Philae lander 'bounced twice' on comet but is now stable, Rosetta mission scientists confirm

ESA had to wait this morning for new data to confirm whether or not ‘third’ landing proved successful

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The scientists at the European Space Agency (ESA) faced a nervous wait this morning after it emerged that the history-making Philae probe landed not once but three times on a comet more than 300 million miles from Earth.

However, the ESA confirmed that Philae is now stable, even after magnetic field analysis from the craft reported three separate landings at 15:33, 17:26 and 17:33 - suggesting a high initial bounce and a second smaller one.

"We are sitting with the weight of the lander somehow on the comet," said project manager Stephan Ulamec. "We are pretty sure where we landed the first time, and then we made quite a leap. Some people say it is in the order of 1 km high."

The bouncing was caused by a combination of the comet's incredibly weak gravity and a failure of both the lander's thrusters (which were supposed to push it into the surface) and its harpoons (which were meant to secure it).

Although the probe is now stable, the lack of anchors means that scientists are unsure if they'll be able to drill into the surface to collect samples. Doing so could make the craft unstable and possibly move it across the comet's surface once more.

The fact that the 100kg (220 pound) probe descended some 4cm (1.5 inches) into the surface of the comet was also a concern, suggesting it had landed on a relatively soft top layer of dust.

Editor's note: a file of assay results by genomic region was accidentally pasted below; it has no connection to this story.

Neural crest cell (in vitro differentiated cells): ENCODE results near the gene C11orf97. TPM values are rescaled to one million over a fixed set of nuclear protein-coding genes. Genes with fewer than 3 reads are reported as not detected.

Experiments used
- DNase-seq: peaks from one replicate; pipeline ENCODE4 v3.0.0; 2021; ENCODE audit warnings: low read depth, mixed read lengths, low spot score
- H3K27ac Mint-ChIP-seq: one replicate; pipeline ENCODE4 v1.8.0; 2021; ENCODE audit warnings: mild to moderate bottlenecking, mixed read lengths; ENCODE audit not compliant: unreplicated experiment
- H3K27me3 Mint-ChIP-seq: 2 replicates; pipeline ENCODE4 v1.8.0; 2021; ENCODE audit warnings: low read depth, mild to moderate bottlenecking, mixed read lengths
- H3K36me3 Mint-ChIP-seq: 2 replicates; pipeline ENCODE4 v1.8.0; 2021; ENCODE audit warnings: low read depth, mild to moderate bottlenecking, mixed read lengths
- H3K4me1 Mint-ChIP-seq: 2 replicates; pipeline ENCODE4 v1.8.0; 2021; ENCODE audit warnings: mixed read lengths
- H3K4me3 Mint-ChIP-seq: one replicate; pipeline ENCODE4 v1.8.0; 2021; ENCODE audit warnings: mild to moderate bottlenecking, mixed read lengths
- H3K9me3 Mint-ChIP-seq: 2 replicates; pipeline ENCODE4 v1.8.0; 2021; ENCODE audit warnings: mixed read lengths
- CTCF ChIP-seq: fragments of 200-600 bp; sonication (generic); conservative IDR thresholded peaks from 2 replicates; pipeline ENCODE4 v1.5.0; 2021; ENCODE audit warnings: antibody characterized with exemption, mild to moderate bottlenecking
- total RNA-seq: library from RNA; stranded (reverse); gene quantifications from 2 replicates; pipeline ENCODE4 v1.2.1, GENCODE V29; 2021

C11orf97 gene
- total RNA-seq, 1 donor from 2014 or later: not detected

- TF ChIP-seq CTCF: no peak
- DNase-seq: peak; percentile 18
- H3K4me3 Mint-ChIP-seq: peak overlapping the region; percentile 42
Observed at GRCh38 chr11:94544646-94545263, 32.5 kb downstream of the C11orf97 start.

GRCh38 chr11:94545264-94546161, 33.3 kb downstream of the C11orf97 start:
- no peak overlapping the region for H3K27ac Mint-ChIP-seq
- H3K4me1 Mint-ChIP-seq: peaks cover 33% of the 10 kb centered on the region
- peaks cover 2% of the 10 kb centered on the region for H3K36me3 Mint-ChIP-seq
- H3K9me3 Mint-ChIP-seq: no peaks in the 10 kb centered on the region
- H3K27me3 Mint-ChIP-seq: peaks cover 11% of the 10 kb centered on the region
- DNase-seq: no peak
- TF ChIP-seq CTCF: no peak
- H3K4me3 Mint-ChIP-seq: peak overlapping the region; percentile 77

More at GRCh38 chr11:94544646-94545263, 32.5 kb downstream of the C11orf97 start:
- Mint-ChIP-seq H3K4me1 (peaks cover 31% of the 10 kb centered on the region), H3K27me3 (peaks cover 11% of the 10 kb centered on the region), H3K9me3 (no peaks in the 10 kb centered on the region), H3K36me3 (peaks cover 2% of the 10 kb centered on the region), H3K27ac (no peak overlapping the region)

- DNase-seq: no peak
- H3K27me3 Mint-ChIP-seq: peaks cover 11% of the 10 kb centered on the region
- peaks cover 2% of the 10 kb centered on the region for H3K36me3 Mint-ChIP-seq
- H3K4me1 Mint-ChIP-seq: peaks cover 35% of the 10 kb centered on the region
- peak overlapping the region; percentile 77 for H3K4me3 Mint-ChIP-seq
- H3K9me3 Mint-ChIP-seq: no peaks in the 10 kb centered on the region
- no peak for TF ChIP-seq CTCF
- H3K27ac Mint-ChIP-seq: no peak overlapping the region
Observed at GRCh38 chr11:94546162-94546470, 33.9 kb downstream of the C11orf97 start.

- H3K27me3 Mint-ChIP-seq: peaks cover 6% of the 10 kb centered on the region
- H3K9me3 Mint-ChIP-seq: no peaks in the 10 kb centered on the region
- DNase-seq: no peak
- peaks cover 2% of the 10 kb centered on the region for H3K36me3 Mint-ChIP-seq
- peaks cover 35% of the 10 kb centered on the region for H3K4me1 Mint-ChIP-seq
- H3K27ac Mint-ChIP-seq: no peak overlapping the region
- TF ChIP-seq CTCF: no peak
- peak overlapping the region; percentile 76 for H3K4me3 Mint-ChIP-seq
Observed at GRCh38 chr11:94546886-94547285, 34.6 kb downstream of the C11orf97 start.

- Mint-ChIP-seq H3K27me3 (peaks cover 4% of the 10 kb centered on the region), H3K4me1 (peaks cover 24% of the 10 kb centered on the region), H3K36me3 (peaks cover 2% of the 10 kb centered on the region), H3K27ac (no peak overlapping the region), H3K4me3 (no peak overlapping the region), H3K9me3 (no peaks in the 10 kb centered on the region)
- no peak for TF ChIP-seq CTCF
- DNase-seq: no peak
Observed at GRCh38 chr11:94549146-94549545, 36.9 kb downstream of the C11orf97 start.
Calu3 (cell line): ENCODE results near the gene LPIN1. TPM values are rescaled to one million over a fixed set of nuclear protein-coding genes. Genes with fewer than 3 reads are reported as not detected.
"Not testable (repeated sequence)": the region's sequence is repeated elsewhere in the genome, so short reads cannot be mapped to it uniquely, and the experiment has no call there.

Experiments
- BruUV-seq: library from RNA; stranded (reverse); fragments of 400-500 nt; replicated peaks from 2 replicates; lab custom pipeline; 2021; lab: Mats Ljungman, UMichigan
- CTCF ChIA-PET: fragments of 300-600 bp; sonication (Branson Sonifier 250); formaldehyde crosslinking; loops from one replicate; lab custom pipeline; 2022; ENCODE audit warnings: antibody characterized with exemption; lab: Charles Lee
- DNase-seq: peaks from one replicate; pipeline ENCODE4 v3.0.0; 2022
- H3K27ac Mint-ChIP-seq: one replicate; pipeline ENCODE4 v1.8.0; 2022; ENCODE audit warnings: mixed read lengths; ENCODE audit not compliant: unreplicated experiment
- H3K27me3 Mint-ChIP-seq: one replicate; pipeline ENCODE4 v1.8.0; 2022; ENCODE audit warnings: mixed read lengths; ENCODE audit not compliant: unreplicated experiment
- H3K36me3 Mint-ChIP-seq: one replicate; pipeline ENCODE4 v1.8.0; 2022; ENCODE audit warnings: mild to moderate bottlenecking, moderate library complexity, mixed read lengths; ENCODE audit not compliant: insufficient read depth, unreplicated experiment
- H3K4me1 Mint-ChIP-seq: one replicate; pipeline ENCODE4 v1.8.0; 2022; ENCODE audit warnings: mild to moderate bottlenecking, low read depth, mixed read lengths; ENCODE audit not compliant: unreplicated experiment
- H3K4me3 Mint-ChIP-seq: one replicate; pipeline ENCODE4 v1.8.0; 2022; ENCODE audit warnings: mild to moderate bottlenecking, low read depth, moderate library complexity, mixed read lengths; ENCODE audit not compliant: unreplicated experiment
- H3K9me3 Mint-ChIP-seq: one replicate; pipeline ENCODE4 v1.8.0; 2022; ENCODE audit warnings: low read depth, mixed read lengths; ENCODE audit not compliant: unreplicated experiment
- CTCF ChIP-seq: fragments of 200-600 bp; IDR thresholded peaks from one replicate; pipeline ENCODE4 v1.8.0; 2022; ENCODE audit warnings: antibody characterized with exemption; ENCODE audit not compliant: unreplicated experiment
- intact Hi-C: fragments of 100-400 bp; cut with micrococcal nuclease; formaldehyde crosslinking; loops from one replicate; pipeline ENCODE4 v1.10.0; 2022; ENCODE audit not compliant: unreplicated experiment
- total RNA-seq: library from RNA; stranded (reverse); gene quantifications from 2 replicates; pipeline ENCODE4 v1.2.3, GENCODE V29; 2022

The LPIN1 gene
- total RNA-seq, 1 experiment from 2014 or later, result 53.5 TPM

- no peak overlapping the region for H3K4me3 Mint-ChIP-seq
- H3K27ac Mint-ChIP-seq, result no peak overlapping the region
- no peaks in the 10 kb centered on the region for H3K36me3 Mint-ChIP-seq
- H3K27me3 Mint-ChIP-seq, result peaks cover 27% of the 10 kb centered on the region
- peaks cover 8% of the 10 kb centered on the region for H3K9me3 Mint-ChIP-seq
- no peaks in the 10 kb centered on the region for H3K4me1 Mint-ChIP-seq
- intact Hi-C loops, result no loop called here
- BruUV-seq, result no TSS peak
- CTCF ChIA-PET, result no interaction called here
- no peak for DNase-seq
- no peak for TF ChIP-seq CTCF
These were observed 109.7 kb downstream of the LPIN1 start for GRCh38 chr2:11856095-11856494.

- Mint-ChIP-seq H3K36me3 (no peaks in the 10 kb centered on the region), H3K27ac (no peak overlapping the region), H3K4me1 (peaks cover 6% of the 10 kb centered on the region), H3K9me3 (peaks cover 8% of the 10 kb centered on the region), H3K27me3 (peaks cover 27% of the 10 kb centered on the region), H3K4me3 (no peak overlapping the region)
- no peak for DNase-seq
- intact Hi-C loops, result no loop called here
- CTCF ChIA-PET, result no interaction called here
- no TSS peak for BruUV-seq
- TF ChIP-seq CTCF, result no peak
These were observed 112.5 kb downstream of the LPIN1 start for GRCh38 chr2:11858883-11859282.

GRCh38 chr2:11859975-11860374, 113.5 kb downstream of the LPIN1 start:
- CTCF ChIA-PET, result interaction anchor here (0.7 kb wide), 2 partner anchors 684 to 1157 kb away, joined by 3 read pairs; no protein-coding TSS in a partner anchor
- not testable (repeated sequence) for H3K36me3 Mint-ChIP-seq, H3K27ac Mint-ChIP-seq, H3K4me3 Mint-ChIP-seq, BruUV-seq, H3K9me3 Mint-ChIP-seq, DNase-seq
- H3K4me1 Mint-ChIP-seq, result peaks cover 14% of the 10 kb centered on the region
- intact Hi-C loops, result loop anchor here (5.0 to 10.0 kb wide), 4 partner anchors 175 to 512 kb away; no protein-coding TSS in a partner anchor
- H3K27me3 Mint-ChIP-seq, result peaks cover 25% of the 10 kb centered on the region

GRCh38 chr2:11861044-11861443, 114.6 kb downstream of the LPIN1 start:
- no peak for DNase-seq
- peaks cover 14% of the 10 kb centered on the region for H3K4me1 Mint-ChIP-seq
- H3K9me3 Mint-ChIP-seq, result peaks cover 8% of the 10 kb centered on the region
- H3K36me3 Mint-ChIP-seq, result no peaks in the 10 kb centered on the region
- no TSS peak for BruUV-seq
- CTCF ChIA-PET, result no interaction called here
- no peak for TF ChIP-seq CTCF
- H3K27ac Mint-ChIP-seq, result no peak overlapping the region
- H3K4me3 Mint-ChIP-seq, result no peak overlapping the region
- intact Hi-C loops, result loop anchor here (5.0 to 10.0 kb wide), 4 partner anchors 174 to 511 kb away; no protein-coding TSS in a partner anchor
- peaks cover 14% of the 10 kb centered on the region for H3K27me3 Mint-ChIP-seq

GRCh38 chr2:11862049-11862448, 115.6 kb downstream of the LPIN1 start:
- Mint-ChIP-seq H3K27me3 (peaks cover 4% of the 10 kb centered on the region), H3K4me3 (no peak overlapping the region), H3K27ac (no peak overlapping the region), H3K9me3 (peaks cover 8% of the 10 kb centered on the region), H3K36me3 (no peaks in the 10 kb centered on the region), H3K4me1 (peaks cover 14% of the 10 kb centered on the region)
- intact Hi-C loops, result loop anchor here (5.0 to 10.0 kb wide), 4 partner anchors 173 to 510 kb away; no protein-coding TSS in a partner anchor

However, Philae's other instruments and sensors are still operational, with ESA scientist Dr Matt Taylor confirming that they were receiving a "good" signal from the craft, including usable scientific data.

He said: “Now we are busy analysing what it all means and really trying to find out where the lander actually is on the surface.”

Hopefully the probe will remain in place however and Philae will be able to begin several months of experiments, retrieving data about the pseudo-atmosphere of the comet and analysing the surface composition of the craft.

Despite the uncertainty last night, the fact that Philae performed a successful soft landing at all was hailed as one of the greatest achievements in the history of humanity.

“This is the most difficult landing in space history, like landing a balloon in a city centre on a windy day with your eyes closed,” said Matthew Genge, lecturer in earth and planetary sciences at Imperial College London.

Now that it has been confirmed as stable, the Philae lander will travel with the comet as it continues its journey around the Sun. It should witness the plumes of vapourised gases emitted from the icy surface as the comet feels the rising heat of its orbital summer.

Video courtesy of the Open University

And Dr Genge said that this journey, along with Rosetta’s readings from its orbit around the comet, could help answer fundamental questions about the origins of our planet. “Did comets deliver the building blocks of living things and start life on Earth? We may soon know with the help of Rosetta,” he said.